Blood Tests

The poster on the wall is crooked. I wonder if she noticed that. The phlebotomist  is entering the tests into the computer to print out the labels.

The printer whirs to life and prints out a sheet of labels longer than my arm. The nurse looks at me, she must have seen me pale at the number of labels, the number of vials of blood she would have to take.

“It won’t be that bad,” she tells me.

“Better than a spinal tap,” I answer, “hopefully I’ll figure out why I have awful migraines,” I feel the cold wipe on the inside of my arm.

“I’d rather do this every day than a spinal tap…a small pinch.”

Yeah, I’d rather the small pinch too.


Another Day Another Doctor

I’m heading back to the family doctor in order to see where he thinks I should go next. It basically means lots of phone calls to lots of nurses and doctors and I hate talking on the phone to get my updated files sent to him. Good news, the doctor’s visit isn’t today. Bad news, I have to wait until next week.

The First Doctor’s Appointment

My mom called that morning, making the doctor’s appointment. I needed the doctor’s excuse from school. I had missed too much school already and it was only November. I’m sitting in the doctor’s office. I’ve been here a hundred times before, all sicker than this. I felt fine, I just had a headache. My head still hurts as I stare at the puce walls. My eyes squeeze shut with another bit of shooting pain. The only reason I don’t groan is because of the other people here, all a lot older than me. I’m 14 and they’re all adults. One woman is constantly sneezing and coughing into her balled up fist. Across the room an older man is sitting there reading a magazine. My mom sits across from me, reading her own magazine. She looks up at me, reaches across and nudges my foot with her own. My head lolls forward. “Alright?” she asks me.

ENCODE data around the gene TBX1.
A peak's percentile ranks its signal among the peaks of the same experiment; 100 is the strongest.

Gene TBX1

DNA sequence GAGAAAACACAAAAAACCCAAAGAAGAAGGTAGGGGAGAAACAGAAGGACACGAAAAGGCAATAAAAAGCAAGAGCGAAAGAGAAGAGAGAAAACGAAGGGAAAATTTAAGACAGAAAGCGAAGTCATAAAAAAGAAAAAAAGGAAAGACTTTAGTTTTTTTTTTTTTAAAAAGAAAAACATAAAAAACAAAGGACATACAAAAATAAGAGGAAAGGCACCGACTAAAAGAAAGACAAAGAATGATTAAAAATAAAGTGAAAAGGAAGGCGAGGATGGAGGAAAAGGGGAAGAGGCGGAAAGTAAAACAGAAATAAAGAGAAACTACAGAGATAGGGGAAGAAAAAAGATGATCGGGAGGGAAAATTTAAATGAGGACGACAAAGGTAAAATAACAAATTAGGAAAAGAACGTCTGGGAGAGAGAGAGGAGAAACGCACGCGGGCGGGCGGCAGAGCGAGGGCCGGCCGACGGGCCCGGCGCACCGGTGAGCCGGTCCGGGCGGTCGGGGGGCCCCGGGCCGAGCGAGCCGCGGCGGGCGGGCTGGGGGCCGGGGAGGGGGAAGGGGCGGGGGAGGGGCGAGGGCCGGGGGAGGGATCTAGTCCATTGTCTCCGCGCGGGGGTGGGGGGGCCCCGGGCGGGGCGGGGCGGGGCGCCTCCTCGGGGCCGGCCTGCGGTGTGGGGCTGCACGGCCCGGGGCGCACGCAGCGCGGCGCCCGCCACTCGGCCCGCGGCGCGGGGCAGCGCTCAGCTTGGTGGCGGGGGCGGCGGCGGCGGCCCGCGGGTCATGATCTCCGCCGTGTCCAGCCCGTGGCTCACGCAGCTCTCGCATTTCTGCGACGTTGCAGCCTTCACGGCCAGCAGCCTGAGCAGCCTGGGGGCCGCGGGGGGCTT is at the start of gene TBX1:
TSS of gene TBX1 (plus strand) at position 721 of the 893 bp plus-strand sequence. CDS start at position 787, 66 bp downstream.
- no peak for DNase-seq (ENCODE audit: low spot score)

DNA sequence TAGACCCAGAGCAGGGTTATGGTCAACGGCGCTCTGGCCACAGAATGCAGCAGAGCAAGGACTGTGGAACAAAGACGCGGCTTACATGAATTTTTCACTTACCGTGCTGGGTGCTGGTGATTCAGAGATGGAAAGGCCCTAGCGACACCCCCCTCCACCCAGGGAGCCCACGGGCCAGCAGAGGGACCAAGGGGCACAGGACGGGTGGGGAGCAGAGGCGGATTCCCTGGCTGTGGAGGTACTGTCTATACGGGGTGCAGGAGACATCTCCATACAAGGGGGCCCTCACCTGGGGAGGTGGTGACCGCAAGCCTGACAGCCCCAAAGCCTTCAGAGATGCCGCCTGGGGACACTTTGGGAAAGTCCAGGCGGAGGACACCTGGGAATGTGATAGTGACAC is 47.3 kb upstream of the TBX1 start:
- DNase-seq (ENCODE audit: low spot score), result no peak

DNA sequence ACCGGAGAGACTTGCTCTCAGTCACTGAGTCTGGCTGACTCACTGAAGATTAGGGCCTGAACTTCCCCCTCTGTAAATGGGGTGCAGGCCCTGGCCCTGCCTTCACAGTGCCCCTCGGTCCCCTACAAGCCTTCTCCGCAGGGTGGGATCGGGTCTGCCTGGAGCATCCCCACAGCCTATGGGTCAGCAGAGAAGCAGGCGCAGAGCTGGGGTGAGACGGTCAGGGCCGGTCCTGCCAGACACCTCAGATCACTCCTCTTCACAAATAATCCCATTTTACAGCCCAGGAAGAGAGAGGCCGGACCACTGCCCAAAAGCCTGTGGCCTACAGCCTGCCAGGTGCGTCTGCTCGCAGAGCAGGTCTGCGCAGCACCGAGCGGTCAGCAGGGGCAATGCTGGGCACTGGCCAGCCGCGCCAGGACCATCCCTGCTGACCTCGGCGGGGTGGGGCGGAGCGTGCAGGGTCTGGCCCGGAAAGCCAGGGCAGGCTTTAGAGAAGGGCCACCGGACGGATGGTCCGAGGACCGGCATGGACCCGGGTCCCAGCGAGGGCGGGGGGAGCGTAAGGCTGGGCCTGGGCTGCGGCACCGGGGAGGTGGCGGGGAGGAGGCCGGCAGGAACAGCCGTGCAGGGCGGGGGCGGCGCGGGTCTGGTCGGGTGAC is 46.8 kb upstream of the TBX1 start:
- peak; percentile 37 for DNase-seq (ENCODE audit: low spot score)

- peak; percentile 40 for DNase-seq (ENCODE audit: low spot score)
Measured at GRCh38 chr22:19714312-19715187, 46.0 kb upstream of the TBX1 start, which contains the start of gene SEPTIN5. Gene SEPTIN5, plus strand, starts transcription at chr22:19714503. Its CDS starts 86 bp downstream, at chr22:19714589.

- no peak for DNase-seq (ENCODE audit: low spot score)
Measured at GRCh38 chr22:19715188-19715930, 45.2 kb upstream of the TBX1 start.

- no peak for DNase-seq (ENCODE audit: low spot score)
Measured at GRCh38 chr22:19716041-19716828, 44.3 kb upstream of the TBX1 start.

“Yeah,” I answer. We’re still in the early stages. I haven’t started being honest yet.

The woman across the room sneezes again.

I don’t feel sick. I don’t have the awful cough this other woman has. I don’t feel like I need to be here. I want to be at home in my bed, and maybe that’s exactly why I’m here. I don’t feel sick, I just have a headache.

“Emily?” the nurse stands at the mouth of the narrow hall way.

I follow her back. I’m weighed. They check my height. I lost a couple pounds and gained a couple inches. Not bad. Now if only I could get rid of this…

“What brings you here today?”

“I’ve been having headaches for a while…,” I answer.

“How long?” she asks.

Christ. It seems like forever.

“For a couple months now,” my mom answers, “she’s missing school because of it,”

“What does it feel like?” she asks.

“An ice pick in my skull,” I answer.

She makes a couple notes, “the doctor will be in shortly.”

I sit back. My head hurts. I close my eyes.

“Hello,” the doctor enters the room, “how are we today?” she asks.

I’m not sick. I’m not coughing or generally feel ill. I just have a headache.

“Alright,” I answer.

People who feel alright don’t need to be at the doctor. The room suddenly feels too small with all three of us in here. I don’t belong here. I need to leave.

She gives me a skeptical look, glancing down at the chart.

“I’ve been having headaches,” I tell her.